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A History Of The Methodist Episcopal Church Volume Iii by Nathan Bangs, D.D.

VOLUME III. FROM THE YEAR 1816 TO THE YEAR 1828.

A History Of The

Methodist Episcopal Church

By Nathan Bangs, D.D.

Volume III, Published in 1841 (From The Year 1816 To The Year 1828)

NOTICE TO THE READER

The favorable manner in which the first and second volumes of this History have been received, induces me to add a third, in the hope that it may increase the stock of useful information in reference to the work which God has wrought in this country by the instrumentality of the Methodist Episcopal Church.

In the conclusion of the second volume it was remarked, that it was my intention, when the History was commenced, to bring it down near to the present time, in two volumes; but, as I proceeded in the work, it was found impracticable to fulfill this intention, without such an abridgment as would either compel me to omit some important transactions and edifying incidents, or so to shorten them as to render them uninstructive and uninteresting. I was therefore compelled, contrary to my first design, to close the second volume in the year 1816.

That this alteration in the plan at first contemplated has been generally approved of, I have evidence from numerous testimonies. Indeed, the greatest fault I have heard, from those who are disposed to judge charitably of my work, has been, that it is not sufficiently particular, or that its details are not as numerous as is desired. This defect, however, if it be one, I am unable to remedy, as I have, with but few exceptions, wrought up all the materials within my reach, unless I were injudiciously to encumber the volume with irrelevant matter.

The present volume, however, I consider rich in matter, particularly in relation to the doings of the General Conference, and to the enlargement of our work by means of our Missionary Society, and other auxiliary appliances. And I have endeavored to give such a detailed account of the origin, character, and progress of this society as will, if the history be continued on the same plan, supersede the necessity of a separate history of that institution. Indeed, this society, together with the tract, Sunday school, and education causes, is so interwoven in our general plan of operations, that a history of our Church would be quite imperfect which did not embrace a narrative of these things.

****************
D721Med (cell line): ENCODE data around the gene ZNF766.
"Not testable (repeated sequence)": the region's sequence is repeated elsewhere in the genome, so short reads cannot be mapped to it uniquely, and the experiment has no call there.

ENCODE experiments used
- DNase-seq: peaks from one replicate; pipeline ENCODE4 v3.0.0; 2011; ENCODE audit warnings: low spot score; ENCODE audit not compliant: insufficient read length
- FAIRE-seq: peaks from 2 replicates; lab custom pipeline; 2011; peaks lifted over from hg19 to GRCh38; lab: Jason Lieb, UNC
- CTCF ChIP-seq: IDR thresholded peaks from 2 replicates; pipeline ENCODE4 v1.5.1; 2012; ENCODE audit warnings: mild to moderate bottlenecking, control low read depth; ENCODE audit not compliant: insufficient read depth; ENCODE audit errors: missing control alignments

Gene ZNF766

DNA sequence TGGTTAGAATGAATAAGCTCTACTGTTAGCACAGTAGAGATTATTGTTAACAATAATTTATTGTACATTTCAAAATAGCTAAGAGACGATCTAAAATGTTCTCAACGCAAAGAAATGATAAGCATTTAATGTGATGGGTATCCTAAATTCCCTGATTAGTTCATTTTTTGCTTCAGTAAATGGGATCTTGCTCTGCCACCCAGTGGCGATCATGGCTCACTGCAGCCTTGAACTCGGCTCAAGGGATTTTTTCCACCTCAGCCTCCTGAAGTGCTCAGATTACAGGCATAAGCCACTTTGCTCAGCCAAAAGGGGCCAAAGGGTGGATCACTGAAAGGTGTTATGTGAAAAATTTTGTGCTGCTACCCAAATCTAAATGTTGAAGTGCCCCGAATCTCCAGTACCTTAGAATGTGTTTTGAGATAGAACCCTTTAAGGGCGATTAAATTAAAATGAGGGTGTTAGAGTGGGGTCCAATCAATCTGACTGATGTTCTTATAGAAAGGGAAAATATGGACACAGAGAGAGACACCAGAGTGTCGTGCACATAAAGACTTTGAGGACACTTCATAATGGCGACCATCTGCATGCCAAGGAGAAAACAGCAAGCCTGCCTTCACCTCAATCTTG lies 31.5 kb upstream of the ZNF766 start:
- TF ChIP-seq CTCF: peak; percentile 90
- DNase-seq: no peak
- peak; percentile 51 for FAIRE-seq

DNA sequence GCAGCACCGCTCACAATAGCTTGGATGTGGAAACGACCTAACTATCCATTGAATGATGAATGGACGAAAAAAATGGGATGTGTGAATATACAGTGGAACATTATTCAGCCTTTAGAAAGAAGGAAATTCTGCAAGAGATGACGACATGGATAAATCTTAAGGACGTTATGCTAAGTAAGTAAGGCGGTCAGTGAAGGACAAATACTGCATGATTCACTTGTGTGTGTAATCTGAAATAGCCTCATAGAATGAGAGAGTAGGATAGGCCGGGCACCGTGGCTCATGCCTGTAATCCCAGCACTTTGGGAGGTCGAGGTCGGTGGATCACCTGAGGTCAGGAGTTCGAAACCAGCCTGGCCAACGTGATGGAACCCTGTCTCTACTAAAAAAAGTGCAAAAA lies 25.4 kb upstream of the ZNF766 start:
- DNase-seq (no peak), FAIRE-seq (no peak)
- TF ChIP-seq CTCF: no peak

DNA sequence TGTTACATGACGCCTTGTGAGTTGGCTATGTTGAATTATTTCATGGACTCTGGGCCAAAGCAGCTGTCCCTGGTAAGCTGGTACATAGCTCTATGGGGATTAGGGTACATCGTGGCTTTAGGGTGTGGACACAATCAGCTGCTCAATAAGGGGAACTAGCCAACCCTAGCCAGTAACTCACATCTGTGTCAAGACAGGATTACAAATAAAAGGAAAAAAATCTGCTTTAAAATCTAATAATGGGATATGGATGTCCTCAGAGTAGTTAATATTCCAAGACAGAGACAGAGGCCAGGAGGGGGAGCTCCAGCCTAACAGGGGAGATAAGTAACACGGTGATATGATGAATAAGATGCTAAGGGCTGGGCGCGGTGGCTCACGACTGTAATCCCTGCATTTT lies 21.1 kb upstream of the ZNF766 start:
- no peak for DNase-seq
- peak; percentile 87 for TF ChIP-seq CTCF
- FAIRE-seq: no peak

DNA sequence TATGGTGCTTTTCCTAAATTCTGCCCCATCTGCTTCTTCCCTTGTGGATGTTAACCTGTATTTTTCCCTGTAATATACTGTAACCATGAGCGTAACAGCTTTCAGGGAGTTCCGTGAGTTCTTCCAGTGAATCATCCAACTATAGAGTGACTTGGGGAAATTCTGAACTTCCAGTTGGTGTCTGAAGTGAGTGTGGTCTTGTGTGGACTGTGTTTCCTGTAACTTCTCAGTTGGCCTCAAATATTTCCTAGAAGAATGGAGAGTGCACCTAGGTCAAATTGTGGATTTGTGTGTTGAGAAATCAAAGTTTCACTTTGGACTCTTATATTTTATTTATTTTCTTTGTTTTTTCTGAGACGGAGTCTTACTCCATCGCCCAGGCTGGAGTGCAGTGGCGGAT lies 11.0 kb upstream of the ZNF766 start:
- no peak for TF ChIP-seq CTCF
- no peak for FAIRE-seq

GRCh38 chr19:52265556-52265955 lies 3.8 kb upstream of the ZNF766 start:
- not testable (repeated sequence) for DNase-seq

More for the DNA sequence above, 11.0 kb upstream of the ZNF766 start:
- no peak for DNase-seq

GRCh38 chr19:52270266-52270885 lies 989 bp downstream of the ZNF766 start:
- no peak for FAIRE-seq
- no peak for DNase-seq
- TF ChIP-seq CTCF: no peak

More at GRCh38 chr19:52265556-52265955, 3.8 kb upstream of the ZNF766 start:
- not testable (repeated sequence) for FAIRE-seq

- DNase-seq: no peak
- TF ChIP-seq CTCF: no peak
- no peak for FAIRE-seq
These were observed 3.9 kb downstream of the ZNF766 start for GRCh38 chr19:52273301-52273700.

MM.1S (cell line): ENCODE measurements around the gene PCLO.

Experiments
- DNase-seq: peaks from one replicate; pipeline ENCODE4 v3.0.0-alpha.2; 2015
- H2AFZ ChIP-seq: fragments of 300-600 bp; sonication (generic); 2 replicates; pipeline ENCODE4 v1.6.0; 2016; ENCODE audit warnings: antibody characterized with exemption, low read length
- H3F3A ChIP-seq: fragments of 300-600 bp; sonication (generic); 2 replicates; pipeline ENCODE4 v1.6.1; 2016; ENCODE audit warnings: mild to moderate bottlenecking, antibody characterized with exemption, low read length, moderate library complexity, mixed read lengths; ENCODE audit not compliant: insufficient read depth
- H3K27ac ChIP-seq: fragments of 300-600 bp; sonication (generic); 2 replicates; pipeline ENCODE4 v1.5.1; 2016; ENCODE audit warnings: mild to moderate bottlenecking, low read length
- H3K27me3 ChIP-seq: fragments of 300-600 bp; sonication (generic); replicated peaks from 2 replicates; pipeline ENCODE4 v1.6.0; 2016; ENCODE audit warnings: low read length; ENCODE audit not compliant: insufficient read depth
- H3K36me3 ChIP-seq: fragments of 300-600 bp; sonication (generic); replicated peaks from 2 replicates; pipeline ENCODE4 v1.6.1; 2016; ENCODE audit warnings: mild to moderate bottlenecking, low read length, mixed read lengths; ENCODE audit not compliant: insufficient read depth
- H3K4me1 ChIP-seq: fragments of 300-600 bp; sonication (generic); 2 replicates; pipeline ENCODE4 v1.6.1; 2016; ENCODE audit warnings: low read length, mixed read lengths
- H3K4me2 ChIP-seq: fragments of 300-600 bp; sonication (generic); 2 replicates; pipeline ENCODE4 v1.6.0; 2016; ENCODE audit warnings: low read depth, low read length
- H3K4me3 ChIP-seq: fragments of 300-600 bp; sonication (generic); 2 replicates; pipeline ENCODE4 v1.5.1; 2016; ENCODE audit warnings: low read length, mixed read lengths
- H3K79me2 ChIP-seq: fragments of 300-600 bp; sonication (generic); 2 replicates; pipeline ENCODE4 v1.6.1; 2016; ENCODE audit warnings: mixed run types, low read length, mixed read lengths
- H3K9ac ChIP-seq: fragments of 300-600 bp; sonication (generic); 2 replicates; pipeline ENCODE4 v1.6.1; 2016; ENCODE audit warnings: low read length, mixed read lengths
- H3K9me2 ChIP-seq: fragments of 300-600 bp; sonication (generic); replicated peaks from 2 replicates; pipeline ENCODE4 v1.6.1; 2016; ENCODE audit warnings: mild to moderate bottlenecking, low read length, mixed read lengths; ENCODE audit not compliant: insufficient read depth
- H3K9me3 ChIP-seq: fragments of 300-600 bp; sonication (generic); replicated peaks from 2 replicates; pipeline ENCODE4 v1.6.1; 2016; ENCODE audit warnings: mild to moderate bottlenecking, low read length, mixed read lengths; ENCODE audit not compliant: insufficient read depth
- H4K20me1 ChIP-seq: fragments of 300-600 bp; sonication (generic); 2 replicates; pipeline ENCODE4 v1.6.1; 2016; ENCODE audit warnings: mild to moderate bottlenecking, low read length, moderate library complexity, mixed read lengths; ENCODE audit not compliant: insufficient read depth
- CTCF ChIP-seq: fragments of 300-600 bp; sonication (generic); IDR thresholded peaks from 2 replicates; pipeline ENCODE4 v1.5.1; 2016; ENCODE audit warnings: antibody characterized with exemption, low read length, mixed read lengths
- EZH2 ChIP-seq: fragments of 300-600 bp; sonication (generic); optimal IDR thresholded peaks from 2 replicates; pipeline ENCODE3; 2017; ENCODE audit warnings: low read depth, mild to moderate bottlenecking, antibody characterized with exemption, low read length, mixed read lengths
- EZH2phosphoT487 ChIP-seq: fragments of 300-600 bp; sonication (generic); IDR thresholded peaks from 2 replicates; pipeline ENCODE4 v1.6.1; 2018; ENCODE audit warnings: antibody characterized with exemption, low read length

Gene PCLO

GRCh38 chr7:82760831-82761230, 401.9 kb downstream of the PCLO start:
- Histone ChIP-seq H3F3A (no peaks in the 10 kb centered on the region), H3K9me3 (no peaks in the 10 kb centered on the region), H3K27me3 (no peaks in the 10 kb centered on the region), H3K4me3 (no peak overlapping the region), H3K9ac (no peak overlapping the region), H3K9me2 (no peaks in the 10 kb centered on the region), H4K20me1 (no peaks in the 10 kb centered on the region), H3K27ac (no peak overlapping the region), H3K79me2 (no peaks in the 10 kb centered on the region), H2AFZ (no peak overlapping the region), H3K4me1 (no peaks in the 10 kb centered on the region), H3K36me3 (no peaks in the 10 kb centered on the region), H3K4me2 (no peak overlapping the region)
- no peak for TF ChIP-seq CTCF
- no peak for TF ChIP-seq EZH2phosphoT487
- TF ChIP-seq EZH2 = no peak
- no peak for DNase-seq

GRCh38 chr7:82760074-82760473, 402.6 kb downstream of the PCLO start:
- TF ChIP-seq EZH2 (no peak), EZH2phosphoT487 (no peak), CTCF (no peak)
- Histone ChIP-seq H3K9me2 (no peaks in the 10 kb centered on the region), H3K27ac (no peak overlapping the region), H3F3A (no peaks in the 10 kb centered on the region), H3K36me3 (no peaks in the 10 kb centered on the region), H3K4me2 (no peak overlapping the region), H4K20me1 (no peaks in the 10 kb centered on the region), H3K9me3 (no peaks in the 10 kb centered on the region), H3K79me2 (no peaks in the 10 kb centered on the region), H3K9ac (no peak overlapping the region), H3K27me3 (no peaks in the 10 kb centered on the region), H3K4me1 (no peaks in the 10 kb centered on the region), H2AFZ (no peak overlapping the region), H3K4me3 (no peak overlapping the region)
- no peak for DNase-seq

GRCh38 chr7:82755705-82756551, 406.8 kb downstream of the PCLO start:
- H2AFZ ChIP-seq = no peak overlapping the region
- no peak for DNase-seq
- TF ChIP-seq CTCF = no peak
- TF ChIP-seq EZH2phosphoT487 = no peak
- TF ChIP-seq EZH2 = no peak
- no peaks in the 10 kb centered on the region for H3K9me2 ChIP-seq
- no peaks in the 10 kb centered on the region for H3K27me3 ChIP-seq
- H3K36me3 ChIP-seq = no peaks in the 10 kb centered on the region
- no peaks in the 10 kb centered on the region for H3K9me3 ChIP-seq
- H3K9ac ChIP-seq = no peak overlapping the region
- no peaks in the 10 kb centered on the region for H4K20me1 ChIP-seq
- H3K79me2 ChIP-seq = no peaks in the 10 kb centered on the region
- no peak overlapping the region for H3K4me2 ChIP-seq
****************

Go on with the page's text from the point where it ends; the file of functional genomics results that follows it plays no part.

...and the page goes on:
It being desirable to have the alphabetical list of preachers unbroken, it has been thought advisable to transfer that list from the third to the fourth volume; and the more so as that volume is sufficiently large without it, containing, as it does, upward of four hundred pages.

In adverting to this list I consider it proper to mention the following facts, as furnishing good reasons for an apology for any errors which have been or may be detected, in the spelling of names, dates, or otherwise.
1. In regard to the orthography [ spelling -- DVM] of proper names I have, found insuperable difficulties. The same name I have in frequent instances found differently spelled in the printed Minutes even for the same year -- one way perhaps when admitted on trial, and another in the stations -- and then the next year differently from either of the two. In this confusion who is to decide which is right. It is true that some names, particularly those found in the sacred Scriptures, though these are by no means uniformly alike in their orthography in the Old and New Testaments, owing to the different usages of the Hebrew and Greek languages -- and in the Greek and Latin classics, have a fixed orthography; but in most instances proper names are spelled as whim or fancy would dictate, some families, even of their own accord, either dropping or adding a letter or letters. And this confusion and difficulty exist in a peculiar degree in the United States, made up, as the citizens are, from almost every nation under heaven, and therefore having names, the orthography of which is peculiar to the several nations from which they came, or to the ancestors from whom they have descended. If any one can unravel this tangled skein, and teach us how to spell every proper name correctly, he will perform a task for which I confess myself inadequate. Or if any one will take the Minutes of our conferences and decide which of the varying orthographies of some names is the correct one, he shall receive my thanks, and will merit the thanks of all concerned. But as the secretaries of the annual conferences, editors, and printers were not able to control this perplexing business at the times the Minutes were prepared and printed, I hope to be pardoned if I should fail to make every thing of this sort entirely accurate.